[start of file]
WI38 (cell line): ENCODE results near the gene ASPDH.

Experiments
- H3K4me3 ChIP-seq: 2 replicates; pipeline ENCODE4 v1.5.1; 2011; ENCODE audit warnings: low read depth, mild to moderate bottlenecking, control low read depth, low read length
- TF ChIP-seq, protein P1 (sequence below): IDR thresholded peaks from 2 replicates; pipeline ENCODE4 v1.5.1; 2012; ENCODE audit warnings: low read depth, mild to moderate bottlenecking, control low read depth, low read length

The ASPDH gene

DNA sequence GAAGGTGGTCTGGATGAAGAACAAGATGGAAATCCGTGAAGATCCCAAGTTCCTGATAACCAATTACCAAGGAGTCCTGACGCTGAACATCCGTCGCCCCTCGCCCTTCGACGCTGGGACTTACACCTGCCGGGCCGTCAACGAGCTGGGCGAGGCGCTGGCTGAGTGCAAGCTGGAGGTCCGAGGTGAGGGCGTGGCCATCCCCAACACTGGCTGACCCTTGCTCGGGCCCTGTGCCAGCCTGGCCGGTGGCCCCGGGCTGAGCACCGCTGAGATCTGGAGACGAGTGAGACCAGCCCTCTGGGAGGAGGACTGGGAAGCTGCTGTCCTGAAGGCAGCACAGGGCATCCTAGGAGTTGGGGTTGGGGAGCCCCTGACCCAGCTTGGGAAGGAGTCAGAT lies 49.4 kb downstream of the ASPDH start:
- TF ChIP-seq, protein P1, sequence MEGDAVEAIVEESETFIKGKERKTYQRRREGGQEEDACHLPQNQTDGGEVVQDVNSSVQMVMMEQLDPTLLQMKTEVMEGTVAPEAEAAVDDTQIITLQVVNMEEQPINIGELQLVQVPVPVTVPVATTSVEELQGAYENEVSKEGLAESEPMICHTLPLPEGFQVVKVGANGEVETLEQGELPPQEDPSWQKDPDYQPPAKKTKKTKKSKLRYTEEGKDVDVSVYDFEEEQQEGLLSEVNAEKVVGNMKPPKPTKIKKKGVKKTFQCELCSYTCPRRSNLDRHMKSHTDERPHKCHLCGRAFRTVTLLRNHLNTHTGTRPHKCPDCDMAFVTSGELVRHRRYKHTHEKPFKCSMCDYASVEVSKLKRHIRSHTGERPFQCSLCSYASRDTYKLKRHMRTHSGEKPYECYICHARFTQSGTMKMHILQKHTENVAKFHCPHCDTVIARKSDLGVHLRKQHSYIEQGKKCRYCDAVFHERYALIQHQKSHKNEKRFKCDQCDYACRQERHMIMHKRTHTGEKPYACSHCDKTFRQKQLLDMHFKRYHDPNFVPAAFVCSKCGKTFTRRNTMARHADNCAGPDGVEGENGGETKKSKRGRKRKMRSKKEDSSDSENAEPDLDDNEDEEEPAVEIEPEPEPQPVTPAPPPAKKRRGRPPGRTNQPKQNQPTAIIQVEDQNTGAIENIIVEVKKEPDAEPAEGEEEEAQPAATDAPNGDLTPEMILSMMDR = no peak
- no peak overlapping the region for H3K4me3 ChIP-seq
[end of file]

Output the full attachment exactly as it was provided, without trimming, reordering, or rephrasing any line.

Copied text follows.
WI38 (cell line): ENCODE results near the gene ASPDH.

Experiments
- H3K4me3 ChIP-seq: 2 replicates; pipeline ENCODE4 v1.5.1; 2011; ENCODE audit warnings: low read depth, mild to moderate bottlenecking, control low read depth, low read length
- TF ChIP-seq, protein P1 (sequence below): IDR thresholded peaks from 2 replicates; pipeline ENCODE4 v1.5.1; 2012; ENCODE audit warnings: low read depth, mild to moderate bottlenecking, control low read depth, low read length

The ASPDH gene

DNA sequence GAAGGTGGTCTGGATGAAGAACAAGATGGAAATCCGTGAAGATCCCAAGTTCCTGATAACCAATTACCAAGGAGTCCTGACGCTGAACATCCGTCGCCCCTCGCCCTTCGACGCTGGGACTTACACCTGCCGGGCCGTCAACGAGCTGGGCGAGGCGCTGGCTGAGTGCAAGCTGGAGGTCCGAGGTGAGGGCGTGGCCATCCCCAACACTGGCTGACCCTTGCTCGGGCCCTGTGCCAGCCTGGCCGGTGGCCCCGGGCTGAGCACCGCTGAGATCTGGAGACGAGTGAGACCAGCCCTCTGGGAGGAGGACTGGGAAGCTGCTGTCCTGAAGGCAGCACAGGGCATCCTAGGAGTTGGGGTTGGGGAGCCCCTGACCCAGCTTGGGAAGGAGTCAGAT lies 49.4 kb downstream of the ASPDH start:
- TF ChIP-seq, protein P1, sequence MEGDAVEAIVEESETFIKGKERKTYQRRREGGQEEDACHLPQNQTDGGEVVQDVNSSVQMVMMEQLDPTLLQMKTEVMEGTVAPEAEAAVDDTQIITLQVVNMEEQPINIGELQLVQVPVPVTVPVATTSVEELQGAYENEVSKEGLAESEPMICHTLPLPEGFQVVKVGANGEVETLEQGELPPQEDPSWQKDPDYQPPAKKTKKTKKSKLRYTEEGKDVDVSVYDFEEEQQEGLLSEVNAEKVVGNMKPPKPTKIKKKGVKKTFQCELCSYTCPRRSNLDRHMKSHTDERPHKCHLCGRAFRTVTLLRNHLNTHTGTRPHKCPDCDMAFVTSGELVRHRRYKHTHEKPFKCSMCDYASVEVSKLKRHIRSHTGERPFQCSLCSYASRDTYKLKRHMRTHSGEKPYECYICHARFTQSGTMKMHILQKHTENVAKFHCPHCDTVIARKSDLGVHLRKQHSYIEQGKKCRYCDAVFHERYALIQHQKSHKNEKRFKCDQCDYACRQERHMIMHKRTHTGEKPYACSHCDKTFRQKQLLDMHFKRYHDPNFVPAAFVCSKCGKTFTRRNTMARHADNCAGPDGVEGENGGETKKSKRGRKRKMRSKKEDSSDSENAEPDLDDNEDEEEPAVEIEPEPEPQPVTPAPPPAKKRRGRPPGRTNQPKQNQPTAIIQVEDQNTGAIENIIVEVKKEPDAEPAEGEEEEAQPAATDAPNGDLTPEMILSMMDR = no peak
- no peak overlapping the region for H3K4me3 ChIP-seq